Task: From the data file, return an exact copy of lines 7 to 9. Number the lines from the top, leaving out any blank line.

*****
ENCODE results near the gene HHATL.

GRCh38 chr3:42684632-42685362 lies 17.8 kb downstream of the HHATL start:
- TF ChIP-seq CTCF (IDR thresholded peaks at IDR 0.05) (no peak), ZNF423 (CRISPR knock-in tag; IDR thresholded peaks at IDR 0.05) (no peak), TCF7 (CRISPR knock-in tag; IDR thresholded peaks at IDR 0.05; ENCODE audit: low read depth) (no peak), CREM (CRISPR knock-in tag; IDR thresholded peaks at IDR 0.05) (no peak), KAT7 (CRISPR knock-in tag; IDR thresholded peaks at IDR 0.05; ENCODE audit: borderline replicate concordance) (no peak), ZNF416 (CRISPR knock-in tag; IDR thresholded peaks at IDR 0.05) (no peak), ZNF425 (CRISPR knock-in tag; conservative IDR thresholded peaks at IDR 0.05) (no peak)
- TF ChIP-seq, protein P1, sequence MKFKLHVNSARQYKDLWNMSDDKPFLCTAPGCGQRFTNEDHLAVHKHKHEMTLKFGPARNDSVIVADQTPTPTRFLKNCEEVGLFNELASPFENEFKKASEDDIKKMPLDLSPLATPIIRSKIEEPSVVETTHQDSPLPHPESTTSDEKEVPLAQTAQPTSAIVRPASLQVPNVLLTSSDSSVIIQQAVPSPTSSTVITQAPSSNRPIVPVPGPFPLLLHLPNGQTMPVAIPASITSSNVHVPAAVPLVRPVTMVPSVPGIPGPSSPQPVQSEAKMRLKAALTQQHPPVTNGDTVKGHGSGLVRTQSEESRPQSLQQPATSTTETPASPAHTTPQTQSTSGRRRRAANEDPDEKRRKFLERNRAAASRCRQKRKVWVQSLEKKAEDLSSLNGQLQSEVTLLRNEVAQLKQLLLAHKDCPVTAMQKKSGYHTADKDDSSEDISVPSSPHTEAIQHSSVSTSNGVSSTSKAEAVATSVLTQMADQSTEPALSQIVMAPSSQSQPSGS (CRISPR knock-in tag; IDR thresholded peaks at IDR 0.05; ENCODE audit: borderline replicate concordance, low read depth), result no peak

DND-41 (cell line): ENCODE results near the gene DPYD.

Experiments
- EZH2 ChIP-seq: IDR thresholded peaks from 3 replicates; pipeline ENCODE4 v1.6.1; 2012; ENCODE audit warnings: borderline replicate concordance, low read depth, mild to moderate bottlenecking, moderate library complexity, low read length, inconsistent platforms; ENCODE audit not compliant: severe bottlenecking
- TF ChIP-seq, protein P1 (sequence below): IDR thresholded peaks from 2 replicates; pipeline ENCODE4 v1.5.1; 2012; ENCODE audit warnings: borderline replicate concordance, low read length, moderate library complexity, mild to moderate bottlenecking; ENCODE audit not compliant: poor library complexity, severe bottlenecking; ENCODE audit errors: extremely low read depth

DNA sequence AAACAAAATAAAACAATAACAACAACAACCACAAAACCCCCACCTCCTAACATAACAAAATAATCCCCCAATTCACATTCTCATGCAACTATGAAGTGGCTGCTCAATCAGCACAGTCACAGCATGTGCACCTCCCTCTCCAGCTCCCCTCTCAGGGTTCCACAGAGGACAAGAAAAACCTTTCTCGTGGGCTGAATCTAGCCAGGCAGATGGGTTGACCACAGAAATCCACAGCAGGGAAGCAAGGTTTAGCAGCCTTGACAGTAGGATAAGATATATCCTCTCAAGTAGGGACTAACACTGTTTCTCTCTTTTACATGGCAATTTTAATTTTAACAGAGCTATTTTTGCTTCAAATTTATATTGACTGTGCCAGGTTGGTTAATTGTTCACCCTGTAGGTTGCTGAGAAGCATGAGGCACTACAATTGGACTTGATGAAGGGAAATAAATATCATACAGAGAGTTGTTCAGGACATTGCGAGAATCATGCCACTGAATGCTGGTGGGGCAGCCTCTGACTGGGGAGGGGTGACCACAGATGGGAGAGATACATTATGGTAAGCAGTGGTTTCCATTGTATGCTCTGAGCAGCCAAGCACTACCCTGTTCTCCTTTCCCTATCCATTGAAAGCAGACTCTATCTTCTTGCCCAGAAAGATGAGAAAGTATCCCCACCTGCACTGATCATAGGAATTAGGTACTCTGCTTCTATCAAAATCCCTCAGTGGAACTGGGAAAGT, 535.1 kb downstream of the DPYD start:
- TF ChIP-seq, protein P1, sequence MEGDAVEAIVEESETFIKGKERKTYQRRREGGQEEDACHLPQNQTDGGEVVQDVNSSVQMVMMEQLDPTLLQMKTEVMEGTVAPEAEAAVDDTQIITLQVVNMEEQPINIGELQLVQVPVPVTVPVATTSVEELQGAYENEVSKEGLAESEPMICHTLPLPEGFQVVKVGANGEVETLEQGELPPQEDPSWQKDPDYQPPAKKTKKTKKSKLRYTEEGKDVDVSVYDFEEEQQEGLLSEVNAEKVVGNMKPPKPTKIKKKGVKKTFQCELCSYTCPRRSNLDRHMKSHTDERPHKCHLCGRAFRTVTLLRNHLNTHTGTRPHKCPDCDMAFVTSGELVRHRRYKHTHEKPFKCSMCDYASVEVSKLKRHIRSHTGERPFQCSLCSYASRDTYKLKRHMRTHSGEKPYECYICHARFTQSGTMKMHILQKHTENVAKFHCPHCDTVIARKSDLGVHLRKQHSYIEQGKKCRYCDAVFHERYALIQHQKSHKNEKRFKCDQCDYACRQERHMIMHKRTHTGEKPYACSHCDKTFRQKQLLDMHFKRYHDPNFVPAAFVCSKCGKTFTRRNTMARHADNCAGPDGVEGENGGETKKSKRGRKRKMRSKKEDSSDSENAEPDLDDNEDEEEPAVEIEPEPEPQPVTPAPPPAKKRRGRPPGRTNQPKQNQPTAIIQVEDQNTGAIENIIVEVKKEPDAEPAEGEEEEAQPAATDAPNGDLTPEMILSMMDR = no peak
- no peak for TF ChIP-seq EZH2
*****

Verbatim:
- EZH2 ChIP-seq: IDR thresholded peaks from 3 replicates; pipeline ENCODE4 v1.6.1; 2012; ENCODE audit warnings: borderline replicate concordance, low read depth, mild to moderate bottlenecking, moderate library complexity, low read length, inconsistent platforms; ENCODE audit not compliant: severe bottlenecking
- TF ChIP-seq, protein P1 (sequence below): IDR thresholded peaks from 2 replicates; pipeline ENCODE4 v1.5.1; 2012; ENCODE audit warnings: borderline replicate concordance, low read length, moderate library complexity, mild to moderate bottlenecking; ENCODE audit not compliant: poor library complexity, severe bottlenecking; ENCODE audit errors: extremely low read depth

DNA sequence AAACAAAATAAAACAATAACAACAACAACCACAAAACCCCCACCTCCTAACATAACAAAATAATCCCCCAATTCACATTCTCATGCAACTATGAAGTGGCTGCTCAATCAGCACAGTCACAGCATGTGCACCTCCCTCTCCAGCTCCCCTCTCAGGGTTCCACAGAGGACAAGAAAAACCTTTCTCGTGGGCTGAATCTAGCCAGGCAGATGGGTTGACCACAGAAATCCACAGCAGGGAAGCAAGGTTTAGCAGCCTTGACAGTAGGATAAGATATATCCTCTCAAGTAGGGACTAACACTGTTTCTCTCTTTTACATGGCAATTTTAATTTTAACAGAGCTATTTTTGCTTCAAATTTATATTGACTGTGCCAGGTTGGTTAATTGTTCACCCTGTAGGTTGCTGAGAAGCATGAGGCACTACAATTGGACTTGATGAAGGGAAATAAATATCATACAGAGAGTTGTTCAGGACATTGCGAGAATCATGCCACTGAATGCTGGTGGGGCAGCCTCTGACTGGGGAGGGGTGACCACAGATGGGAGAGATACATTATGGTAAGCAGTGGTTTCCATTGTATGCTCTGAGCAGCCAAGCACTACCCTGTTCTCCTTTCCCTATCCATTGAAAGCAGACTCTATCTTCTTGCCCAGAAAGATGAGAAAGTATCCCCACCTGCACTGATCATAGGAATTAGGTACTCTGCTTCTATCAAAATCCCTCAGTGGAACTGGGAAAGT, 535.1 kb downstream of the DPYD start: